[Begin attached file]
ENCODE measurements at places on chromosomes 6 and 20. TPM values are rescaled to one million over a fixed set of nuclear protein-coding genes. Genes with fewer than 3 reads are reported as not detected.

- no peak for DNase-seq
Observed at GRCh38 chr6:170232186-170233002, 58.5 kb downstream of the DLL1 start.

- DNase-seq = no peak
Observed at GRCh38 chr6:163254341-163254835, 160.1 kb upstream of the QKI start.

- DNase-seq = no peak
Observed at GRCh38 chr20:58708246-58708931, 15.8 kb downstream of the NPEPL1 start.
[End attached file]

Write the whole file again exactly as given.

ENCODE measurements at places on chromosomes 6 and 20. TPM values are rescaled to one million over a fixed set of nuclear protein-coding genes. Genes with fewer than 3 reads are reported as not detected.

- no peak for DNase-seq
Observed at GRCh38 chr6:170232186-170233002, 58.5 kb downstream of the DLL1 start.

- DNase-seq = no peak
Observed at GRCh38 chr6:163254341-163254835, 160.1 kb upstream of the QKI start.

- DNase-seq = no peak
Observed at GRCh38 chr20:58708246-58708931, 15.8 kb downstream of the NPEPL1 start.